Representation of Semantic Similarity in the Left Intraparietal Sulcus: Functional Magnetic Resonance Imaging Evidence
AuthorNeyens, V; Bruffaerts, R; Liuzzi, AG; Kalfas, I; Peeters, R; Keuleers, E; Vogels, R; De Deyne, S; Storms, G; Dupont, P; ...
Source TitleFrontiers in Human Neuroscience
PublisherFRONTIERS MEDIA SA
University of Melbourne Author/sDe Deyne, Simon
AffiliationMelbourne School of Psychological Sciences
Document TypeJournal Article
CitationsNeyens, V., Bruffaerts, R., Liuzzi, A. G., Kalfas, I., Peeters, R., Keuleers, E., Vogels, R., De Deyne, S., Storms, G., Dupont, P. & Vandenberghe, R. (2017). Representation of Semantic Similarity in the Left Intraparietal Sulcus: Functional Magnetic Resonance Imaging Evidence. FRONTIERS IN HUMAN NEUROSCIENCE, 11, https://doi.org/10.3389/fnhum.2017.00402.
Access StatusOpen Access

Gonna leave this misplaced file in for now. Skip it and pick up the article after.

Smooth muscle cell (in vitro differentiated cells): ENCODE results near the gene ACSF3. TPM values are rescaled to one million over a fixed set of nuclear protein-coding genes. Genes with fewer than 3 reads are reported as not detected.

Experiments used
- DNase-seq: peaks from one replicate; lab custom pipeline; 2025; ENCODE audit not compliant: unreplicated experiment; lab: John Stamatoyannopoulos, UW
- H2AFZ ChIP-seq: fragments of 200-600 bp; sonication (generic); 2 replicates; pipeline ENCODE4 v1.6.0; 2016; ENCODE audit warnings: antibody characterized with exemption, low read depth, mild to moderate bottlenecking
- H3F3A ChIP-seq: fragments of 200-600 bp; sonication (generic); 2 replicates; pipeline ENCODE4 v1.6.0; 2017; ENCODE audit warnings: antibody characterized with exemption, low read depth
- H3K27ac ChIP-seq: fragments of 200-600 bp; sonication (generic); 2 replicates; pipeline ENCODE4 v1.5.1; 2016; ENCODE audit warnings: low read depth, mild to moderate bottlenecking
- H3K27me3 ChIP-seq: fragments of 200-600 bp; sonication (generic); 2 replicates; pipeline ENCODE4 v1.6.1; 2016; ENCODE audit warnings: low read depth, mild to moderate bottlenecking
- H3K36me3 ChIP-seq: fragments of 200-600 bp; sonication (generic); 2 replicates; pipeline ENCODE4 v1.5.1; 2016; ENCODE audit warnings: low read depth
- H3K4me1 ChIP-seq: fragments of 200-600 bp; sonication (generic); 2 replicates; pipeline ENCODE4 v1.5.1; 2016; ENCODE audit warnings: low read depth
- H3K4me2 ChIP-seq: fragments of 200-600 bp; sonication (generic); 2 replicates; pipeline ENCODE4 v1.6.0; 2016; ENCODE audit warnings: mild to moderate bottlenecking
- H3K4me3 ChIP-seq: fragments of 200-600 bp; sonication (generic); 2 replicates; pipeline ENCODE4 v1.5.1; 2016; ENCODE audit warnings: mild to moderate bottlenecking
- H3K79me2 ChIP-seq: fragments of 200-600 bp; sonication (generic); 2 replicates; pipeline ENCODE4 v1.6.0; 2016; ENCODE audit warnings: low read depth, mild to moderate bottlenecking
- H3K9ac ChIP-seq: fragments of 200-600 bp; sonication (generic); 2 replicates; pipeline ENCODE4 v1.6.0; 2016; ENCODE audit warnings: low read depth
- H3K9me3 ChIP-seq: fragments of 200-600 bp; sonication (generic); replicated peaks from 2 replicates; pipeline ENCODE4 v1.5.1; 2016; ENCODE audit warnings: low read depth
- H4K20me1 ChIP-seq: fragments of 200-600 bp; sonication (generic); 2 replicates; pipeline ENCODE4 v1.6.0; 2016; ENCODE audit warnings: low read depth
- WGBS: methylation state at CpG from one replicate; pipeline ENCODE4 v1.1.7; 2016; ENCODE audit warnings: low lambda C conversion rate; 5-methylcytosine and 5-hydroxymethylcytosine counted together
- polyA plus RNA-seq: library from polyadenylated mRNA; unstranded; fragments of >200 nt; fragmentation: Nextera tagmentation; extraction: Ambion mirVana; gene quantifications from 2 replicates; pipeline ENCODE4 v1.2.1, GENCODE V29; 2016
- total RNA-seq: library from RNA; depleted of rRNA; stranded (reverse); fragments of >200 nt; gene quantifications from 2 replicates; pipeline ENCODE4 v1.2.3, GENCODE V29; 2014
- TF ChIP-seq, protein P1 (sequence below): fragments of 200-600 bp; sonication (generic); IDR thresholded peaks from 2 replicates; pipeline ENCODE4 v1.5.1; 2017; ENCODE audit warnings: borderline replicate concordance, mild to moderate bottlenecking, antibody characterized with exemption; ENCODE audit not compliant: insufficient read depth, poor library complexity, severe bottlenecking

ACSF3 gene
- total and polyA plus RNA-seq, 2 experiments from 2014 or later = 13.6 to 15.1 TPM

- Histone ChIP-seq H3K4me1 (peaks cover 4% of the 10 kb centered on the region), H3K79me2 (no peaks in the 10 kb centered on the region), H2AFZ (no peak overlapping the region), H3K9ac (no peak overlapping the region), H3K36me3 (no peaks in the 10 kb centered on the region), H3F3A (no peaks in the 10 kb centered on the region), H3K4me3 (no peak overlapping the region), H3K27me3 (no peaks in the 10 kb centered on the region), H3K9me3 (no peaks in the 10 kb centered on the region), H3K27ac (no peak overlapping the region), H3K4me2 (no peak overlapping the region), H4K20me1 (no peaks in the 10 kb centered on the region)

According to a recent study, semantic similarity between concrete entities correlates with the similarity of activity patterns in left middle IPS during category naming. We examined the replicability of this effect under passive viewing conditions, the potential role of visuoperceptual similarity, where the effect is situated compared to regions that have been previously implicated in visuospatial attention, and how it compares to effects of object identity and location. Forty-six subjects participated. Subjects passively viewed pictures from two categories, musical instruments and vehicles. Semantic similarity between entities was estimated based on a concept-feature matrix obtained in more than 1,000 subjects. Visuoperceptual similarity was modeled based on the HMAX model, the AlexNet deep convolutional learning model, and thirdly, based on subjective visuoperceptual similarity ratings. Among the IPS regions examined, only left middle IPS showed a semantic similarity effect. The effect was significant in hIP1, hIP2, and hIP3. Visuoperceptual similarity did not correlate with similarity of activity patterns in left middle IPS. The semantic similarity effect in left middle IPS was significantly stronger than in the right middle IPS and also stronger than in the left or right posterior IPS. The semantic similarity effect was similar to that seen in the angular gyrus. Object identity effects were much more widespread across nearly all parietal areas examined. Location effects were relatively specific for posterior IPS and area 7 bilaterally. To conclude, the current findings replicate the semantic similarity effect in left middle IPS under passive viewing conditions, and demonstrate its anatomical specificity within a cytoarchitectonic reference frame. We propose that the semantic similarity effect in left middle IPS reflects the transient uploading of semantic representations in working memory.
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